Background – The Russians were demanding a Second Front – a full-scale invasion of Western Europe. Since the Allies had not the logistical power to mount an invasion, they decided to stage a major raid on the French port of Dieppe. This landing was carried out mainly owing to political rather than military pressure. It was intended to seize and hold a major port for a short period, both to prove it was possible and to gather intelligence from prisoners and captured materials while assessing the German responses. Designed to foster German fears of an attack in the west, compelling them to strengthen their Channel defenses at the expense of other areas of operation as well as to placate Stalin, the raid would also provide an opportunity to test new techniques and equipment, and be the means to gain the experience and knowledge necessary for planning the great amphibious assault.
Your tour begins and ends with the events of ‘Operation Jubilee’, better known as the Dieppe Raid.
The attack upon Dieppe took place on August 19, 1942. The troops involved totaled six,100 of whom roughly 5,000 were Canadians, the remainder being British Commandos and 50 American Rangers. They had received extensive commando-type training earlier in the summer, when the first attempt had been cancelled at the last minute because of bad weather. The raid was supported by eight Allied destroyers and 74 Allied air squadrons (eight belonging to the Royal Canadian Air Force, RCAF).
The plan called for attacks at five different points on a front of roughly 16 kilometres. Canadian forces would launch simultaneous flank attacks just before dawn on the cliffs east and west of the port at Pourville (Green Beach) and Puys (Blue Beach), followed half an hour later by the main attack on the town of Dieppe (Red & White Beaches) itself. British commandos were assigned to destroy the coastal batteries at Berneval (Yellow Beach) on the eastern flank, and at Varengeville (Orange Beach) in the west.
Success depended on surprise and darkness, neither of which prevailed, due to a series of mishaps. At Puys (Blue Beach), on the eastern flank, the Royal Regiment of Canada met violent and accurate machine gun fire, from the fully alerted German soldiers. Only 33 men out of the more than 500 who came ashore there made it back to England. The troops, together with three platoons of reinforcements from the Black Watch (Royal Highland Regiment) of Canada, were pinned on the beach by mortar and machine-gun fire, and were later forced to surrender. Evacuation was impossible in the face of German fire. Of those who landed, 200 were killed and 20 died later of their wounds; the rest were taken prisoner — the heaviest toll suffered by a Canadian battalion in a single day throughout the entire war. Failure to clear the eastern headland enabled the Germans to enfilade the Dieppe beaches and nullify the main frontal attack.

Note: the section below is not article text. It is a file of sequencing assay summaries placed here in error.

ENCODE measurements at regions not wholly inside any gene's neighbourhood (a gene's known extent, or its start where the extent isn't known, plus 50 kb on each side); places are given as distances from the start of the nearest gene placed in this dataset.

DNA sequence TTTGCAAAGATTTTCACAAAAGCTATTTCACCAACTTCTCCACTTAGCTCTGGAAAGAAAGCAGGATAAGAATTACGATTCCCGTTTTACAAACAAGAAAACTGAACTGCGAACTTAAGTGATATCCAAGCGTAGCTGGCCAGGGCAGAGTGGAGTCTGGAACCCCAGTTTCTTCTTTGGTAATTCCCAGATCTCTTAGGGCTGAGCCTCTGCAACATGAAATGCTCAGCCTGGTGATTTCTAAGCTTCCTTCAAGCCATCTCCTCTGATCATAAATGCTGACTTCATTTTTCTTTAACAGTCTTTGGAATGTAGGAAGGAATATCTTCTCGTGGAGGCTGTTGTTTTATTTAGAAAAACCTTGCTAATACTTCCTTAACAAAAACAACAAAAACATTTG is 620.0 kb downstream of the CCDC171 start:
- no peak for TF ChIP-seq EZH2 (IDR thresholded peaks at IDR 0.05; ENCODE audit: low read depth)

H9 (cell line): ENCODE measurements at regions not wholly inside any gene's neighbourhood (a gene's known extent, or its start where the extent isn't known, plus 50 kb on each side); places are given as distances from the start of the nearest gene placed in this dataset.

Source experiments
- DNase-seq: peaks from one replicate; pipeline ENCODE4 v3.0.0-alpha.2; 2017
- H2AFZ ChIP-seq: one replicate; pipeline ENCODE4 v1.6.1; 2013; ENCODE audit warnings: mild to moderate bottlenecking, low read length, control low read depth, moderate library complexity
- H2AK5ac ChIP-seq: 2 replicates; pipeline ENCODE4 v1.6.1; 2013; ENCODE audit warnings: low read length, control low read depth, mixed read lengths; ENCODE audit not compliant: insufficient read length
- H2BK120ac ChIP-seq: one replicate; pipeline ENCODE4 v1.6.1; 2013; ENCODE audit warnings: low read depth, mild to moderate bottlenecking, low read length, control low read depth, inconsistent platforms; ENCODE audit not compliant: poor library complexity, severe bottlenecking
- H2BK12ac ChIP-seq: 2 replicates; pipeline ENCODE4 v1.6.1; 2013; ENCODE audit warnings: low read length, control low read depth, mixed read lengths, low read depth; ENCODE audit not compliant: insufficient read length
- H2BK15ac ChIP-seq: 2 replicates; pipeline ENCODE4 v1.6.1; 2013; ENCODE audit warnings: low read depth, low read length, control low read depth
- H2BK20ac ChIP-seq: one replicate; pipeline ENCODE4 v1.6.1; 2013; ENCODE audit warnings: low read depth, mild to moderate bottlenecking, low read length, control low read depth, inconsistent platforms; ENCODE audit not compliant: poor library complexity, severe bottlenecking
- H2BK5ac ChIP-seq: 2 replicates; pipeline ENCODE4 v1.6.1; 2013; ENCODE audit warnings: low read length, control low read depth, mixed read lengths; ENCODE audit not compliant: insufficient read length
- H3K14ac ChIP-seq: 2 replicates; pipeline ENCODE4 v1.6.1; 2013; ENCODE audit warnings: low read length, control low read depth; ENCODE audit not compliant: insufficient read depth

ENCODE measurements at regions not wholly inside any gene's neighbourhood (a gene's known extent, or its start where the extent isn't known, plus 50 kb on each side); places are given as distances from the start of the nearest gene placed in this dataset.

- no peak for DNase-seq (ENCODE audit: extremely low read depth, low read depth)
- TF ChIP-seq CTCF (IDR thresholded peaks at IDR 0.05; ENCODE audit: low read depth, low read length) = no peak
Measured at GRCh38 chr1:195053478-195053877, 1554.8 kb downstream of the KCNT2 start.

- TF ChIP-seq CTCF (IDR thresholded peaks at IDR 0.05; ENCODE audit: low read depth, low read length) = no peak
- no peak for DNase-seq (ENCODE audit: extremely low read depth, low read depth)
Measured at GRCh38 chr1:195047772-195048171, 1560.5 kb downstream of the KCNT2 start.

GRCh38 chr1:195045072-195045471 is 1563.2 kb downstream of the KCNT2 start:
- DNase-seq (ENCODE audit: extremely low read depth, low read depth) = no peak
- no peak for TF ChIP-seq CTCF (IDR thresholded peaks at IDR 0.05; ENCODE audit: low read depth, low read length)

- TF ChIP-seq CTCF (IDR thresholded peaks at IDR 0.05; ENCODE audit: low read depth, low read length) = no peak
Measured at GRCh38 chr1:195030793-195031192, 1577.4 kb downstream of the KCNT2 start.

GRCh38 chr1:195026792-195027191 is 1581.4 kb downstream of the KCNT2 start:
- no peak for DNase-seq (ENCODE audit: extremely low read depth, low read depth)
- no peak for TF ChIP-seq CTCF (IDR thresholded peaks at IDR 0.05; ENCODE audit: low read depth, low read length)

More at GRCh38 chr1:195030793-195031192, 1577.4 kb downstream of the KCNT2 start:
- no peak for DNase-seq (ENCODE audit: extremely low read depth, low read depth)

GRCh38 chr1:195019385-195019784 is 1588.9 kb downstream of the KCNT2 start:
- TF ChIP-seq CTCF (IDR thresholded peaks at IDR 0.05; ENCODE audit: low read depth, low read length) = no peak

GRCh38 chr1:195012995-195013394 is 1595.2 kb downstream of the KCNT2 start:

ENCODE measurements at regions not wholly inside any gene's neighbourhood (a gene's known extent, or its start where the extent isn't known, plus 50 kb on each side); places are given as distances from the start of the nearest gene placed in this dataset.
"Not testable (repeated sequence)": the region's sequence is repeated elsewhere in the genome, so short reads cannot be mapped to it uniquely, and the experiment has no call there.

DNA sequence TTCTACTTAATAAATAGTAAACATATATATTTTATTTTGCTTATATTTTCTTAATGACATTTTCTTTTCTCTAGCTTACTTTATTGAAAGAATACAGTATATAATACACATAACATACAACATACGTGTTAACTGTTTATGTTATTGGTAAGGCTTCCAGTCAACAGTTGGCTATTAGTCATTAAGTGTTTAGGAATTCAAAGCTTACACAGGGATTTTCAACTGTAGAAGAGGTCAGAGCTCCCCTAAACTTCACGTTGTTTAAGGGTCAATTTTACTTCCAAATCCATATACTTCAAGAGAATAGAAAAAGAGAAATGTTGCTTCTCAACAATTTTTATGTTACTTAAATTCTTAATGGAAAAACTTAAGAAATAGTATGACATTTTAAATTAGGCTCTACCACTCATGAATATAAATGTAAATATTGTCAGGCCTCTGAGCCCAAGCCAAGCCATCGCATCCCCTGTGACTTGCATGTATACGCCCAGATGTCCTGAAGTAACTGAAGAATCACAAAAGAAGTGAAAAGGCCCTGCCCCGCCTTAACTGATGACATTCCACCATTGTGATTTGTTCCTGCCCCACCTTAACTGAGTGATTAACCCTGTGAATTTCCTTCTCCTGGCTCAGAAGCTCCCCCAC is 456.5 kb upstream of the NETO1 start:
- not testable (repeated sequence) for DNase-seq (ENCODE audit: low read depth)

At Pourville (Green Beach), on the western flank, the South Saskatchewan Regiment and Queen’s Own Cameron Highlanders of Canada also met stiff resistance and were forced to halt. A Victoria Cross was awarded to the Commanding Officer Lt. Col. Cec Merritt, of the South Sasks, for his self-sacrificing bravery while organizing the defense of the beach to allow the evacuation of his men.
The main attack was to be made across the pebble beach in front of Dieppe. German soldiers, concealed in cliff top positions and in buildings overlooking the promenade, waited. As the men of the Essex Scottish Regiment assaulted the open eastern section, the enemy swept the beach with machine-gun fire, from the German Bunkers and positions set into the cliff at the eastern-most point of the landing zones, Yellow beach. The ships transporting the men of No. 3 Commando had run into the tail end of a German convoy on the way in and several of their crafts had already been sunk. Only 18 men of this assault force made it in to engage the enemy.
All attempts to breach the seawall were beaten back with grievous loss. When one small party managed to infiltrate the town, a misleading message was received aboard the headquarters ship, which suggested that the Essex Scottish were making headway. Thus, the reserve battalion Les Fusiliers Mont Royal was sent in. They, like their comrades who had landed earlier, found themselves pinned down on the beach and exposed to intense enemy fire.
The Royal Hamilton Light Infantry landed at the west end of the promenade opposite a large isolated casino. They were able to clear this strongly held building and the nearby pillboxes and some men of the battalion got across the bullet-swept boulevard and into the town, where they were engaged in vicious street fighting.